As one of the few major video streaming services, Amazon Video Direct also offers small, independent filmmakers the opportunity to offer their films via the platform or to apply for distribution. After a content check, the accepted films are included in the film catalogue and released to subscribers - a welcome opportunity for indie filmmakers to finance their work.
Recently, however, Amazon is said to have removed up to 1,000 such indie films from its offering, even though they originally received a green license. A move that is now causing some resentment in the indie scene, especially as the producers have not been informed that their films have been removed from distribution, and there is no concrete indication as to why the films in question have been removed. "During a quality assurance review, we found that your titles contain content that do not meet our customer content quality expectations" is merely the wording of a ready-made reply to one of the filmmakers concerned.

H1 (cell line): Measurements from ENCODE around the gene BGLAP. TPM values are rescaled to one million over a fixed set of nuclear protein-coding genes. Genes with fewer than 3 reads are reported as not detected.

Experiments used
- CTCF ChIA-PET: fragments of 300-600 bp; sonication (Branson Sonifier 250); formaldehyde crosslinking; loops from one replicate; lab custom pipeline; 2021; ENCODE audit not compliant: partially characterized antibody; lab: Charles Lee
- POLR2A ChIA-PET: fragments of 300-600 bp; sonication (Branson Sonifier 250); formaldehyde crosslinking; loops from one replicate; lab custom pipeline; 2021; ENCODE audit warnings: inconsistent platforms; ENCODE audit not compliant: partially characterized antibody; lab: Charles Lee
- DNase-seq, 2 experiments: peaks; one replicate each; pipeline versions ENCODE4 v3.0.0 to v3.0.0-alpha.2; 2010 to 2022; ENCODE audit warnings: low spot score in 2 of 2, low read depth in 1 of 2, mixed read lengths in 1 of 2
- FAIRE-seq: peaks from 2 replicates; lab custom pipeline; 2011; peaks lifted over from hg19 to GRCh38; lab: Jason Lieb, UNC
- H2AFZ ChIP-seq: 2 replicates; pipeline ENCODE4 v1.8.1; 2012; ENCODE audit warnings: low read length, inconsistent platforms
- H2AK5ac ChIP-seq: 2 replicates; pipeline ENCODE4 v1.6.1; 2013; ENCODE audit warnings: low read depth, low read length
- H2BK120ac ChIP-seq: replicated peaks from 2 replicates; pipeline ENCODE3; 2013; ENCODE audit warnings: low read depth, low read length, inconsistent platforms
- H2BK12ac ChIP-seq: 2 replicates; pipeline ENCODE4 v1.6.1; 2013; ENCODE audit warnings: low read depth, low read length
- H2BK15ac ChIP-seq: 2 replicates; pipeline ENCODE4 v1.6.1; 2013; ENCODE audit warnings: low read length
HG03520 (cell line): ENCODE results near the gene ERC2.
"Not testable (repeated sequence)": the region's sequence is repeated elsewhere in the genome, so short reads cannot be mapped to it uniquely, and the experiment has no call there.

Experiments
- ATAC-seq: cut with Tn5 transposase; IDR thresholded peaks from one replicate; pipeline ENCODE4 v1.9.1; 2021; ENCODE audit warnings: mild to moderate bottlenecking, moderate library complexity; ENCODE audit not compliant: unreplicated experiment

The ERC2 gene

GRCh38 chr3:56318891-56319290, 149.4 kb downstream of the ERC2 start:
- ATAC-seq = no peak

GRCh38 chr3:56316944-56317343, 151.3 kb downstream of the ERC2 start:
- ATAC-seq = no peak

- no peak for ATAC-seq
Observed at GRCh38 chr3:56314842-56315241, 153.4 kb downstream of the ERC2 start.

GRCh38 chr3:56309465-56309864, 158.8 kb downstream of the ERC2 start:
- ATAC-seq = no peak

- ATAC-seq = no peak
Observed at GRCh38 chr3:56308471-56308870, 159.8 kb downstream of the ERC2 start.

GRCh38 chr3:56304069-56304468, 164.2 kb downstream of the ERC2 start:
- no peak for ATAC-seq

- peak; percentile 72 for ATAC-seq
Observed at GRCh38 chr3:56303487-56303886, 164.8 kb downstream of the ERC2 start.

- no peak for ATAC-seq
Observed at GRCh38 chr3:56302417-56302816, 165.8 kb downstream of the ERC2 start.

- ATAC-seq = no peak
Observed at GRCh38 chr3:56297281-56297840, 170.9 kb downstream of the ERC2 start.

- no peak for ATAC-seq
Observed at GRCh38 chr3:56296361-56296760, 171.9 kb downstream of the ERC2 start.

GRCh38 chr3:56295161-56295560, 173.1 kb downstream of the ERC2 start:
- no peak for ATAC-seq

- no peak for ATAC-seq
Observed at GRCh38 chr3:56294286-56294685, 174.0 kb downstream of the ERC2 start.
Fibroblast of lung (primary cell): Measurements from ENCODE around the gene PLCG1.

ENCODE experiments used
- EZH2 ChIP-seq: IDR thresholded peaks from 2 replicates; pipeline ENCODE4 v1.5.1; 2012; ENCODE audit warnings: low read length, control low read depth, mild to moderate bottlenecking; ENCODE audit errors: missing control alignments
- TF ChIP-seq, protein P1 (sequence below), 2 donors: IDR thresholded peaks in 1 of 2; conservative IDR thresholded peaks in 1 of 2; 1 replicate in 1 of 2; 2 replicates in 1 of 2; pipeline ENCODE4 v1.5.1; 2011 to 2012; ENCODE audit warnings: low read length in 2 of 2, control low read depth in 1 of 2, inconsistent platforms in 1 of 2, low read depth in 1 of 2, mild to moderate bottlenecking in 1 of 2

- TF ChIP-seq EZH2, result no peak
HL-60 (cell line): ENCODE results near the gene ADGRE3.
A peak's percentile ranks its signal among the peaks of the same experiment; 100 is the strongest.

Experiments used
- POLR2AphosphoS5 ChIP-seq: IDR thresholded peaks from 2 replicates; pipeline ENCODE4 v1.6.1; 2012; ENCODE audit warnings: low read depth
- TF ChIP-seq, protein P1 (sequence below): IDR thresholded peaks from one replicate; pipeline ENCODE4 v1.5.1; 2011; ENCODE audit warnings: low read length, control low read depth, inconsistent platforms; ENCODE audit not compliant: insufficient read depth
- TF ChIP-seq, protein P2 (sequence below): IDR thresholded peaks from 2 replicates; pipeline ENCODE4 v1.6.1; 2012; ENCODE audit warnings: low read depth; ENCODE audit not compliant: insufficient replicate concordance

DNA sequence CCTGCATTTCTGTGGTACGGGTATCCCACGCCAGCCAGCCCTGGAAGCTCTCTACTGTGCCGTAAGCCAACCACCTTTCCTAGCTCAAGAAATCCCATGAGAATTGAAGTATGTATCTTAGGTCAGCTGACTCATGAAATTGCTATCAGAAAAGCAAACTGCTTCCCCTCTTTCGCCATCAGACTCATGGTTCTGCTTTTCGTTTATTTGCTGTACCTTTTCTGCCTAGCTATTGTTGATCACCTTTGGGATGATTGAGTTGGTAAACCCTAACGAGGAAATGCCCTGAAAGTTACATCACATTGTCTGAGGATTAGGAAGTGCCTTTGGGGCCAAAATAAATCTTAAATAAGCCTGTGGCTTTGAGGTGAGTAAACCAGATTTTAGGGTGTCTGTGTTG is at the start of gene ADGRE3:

In many cases, the films seem to be low-budget or micro-budget films from relevant trash genres, but many similar films are still available on Amazon Video Direct. A petition has been launched against this step, which seems arbitrary to outsiders. It has already been signed over 3000 times.
The reasons for this revaluation by Amazon can only be speculated about -- possibly the procedure is a reaction to the illegal upload of a recent Japanese feature film, One Cut of the Dead. The low-budget zombie film, which was very successful in Japan, was offered by unauthorized persons in a bootleg version via Amazon Video Direct and only removed after a few days. It can´t be ruled out that Amazon has also classified other films as somehow "suspicious".